Despite their name, Florida brownsnakes are endemic to both Florida and Georgia, where they live in various habitats. However, they are fairly secretive snakes and prefer to hide away underneath logs, rocks, and leaves. Florida brownsnakes are small snakes, ranging only between 9 and 13 inches long, with thin bodies. They are predominantly brown but have a light stripe running down the center of their backs with small black spots on either side. Florida brownsnakes are non-venomous and eat a mixture of earthworms, slugs, and insects.
6. Timber Rattlesnake
As one of many Florida brown snakes, timber rattlesnakes are large pit vipers that are endemic to eastern North America. Their size ranges between 36 and 60 inches long, and they have a heavy, thick-set body. Timber rattlesnakes are usually yellowish or greyish brown, and they have dark brown or black crossband markings. Their tail is black and ends with a rattle which is typically held up above the ground. Timber rattlesnakes prefer damp fields and swamps but are occasionally found in urban areas. Timber rattlesnakes feed on small mammals, lizards, birds, and even other snakes. Although they are highly venomous, they are not particularly aggressive and typically attempt to flee, only striking as a last resort when threatened.
7. Eastern Diamondback Rattlesnake
Another venomous pit viper is the eastern diamondback rattlesnake, which is the largest species of rattlesnake in the world. Eastern diamondbacks are large, heavy snakes that typically reach between 33 and 72 inches, although a record of 99 inches has been achieved. These snakes have brownish bodies which are overlaid with large diamonds, hence their name. The diamond markings have dark-brown centers and cream-colored borders. The diamonds change to dark bands on the tail, which ends in a rattle that is usually held up in the air. Eastern diamondbacks live in pine woodlands and scrubland as well as coastal barrier islands. Although they are venomous and can strike at distances of up to 4 feet, they are not typically aggressive snakes. Their main diet is rabbits, rodents, and birds, and they usually ambush their prey.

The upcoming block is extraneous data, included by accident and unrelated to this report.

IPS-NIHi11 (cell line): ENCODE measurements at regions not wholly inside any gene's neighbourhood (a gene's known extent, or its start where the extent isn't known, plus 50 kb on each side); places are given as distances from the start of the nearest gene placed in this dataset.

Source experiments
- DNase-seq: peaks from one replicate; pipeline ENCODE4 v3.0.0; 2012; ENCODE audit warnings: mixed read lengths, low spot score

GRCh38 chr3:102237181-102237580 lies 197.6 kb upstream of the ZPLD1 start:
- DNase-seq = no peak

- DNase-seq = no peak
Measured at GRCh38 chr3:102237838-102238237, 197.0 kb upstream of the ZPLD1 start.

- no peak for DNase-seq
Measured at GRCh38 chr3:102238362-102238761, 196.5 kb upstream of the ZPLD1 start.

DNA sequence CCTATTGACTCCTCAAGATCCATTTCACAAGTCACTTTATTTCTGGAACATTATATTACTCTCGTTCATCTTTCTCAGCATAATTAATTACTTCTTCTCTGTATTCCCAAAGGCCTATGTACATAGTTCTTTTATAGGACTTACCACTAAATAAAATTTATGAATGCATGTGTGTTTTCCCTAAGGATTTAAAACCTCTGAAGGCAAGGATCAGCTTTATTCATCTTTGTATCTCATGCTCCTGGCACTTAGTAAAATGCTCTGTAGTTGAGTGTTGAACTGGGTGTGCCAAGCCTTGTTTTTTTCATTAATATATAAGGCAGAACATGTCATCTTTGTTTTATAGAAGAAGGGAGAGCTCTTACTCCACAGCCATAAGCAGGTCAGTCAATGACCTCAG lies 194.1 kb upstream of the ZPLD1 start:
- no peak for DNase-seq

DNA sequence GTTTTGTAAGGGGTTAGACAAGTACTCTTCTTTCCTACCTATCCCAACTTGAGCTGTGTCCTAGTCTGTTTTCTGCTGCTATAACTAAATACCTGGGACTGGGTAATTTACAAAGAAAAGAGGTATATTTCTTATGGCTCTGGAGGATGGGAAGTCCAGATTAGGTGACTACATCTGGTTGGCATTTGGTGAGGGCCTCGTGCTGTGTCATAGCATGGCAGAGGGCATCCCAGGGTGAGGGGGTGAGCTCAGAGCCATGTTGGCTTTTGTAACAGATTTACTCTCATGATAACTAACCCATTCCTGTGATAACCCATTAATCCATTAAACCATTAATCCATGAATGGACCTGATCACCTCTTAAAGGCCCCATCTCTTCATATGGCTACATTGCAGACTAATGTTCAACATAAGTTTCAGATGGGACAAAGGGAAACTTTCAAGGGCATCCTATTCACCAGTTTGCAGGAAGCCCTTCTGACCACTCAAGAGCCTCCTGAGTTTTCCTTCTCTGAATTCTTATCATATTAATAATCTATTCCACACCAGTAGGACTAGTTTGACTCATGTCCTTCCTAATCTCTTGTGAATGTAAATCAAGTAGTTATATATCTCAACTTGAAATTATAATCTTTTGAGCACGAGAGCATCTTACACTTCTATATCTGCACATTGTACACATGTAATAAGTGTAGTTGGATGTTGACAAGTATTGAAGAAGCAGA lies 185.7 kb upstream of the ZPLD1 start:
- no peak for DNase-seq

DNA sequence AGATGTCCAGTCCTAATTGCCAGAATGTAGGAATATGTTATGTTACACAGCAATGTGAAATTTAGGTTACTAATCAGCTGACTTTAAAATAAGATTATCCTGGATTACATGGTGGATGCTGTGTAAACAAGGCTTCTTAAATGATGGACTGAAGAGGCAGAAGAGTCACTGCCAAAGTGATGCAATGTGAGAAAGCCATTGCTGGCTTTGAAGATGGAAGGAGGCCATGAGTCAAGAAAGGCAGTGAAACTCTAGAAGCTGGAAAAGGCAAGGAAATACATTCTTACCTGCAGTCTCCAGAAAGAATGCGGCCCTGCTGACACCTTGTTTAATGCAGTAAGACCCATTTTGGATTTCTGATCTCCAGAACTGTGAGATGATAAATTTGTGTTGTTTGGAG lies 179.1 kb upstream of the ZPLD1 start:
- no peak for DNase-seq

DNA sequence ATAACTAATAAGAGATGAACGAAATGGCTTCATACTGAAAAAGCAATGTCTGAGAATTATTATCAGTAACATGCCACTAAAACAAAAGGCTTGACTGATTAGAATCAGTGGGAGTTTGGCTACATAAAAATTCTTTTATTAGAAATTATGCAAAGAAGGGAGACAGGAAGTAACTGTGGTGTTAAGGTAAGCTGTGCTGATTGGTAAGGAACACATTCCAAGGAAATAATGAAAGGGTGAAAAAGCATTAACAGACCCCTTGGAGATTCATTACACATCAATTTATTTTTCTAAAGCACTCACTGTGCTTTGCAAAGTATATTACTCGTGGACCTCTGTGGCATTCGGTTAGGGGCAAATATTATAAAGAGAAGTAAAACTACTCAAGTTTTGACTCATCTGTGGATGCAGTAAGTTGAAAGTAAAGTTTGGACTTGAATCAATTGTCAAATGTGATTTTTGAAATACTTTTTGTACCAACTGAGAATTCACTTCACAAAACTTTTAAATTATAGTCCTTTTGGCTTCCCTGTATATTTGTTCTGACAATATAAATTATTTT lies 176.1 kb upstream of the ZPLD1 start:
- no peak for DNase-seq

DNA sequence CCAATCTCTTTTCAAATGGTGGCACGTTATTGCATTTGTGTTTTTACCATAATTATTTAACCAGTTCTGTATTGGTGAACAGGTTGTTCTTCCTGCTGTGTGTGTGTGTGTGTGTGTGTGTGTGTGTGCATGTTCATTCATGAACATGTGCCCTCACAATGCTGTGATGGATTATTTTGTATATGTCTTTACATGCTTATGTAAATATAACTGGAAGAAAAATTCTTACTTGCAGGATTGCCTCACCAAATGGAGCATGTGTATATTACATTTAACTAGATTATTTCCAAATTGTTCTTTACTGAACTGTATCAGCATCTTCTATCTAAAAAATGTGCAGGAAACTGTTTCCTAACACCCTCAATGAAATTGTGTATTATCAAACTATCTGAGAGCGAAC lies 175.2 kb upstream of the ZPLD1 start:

8. Eastern Coppperhead
Another Florida brown snake is the eastern copperhead which is only found along the western tip of the Panhandle and along the Apalachicola River. Eastern copperheads are 22 to 36 inches long and live in deciduous forests and forests which border swampy, moist regions. Rocks and piles of logs and leaves are typically preferred as shelters. Eastern copperheads are pale tan and covered with light brown or sometimes gray crossbands. The pattern of crossbands along the back often gives them a distinctive hourglass shape, while the markings on their sides usually have light centers. Eastern copperheads tend to freeze rather than flee when disturbed, which is why they are often stepped on. Although they are venomous, they have some of the weakest venoms amongst all pit vipers. They also tend to do a “warning bite” first, which injects little to no venom.
9. Florida Cottonmouth
Florida cottonmouths are widespread and are found in every county across Florida and many nearby islands. They live near every wetland habitat – including rivers, lakes, ponds, and swamps. However, they don’t rely entirely on water and can sometimes be up to one mile away from it. Florida cottonmouths are 30 to 48 inches long and have heavy bodies with a mixture of light and dark brown crossbands as well as several dark spots. They are venomous snakes but only strike as a last resort. When threatened, they tend to open their mouths, showing the white interior, which earned them the name “cottonmouth.” Florida cottonmouths are opportunistic feeders and eat a wide range of insects, fish, frogs, lizards, birds, and other snakes (even fellow cottonmouths).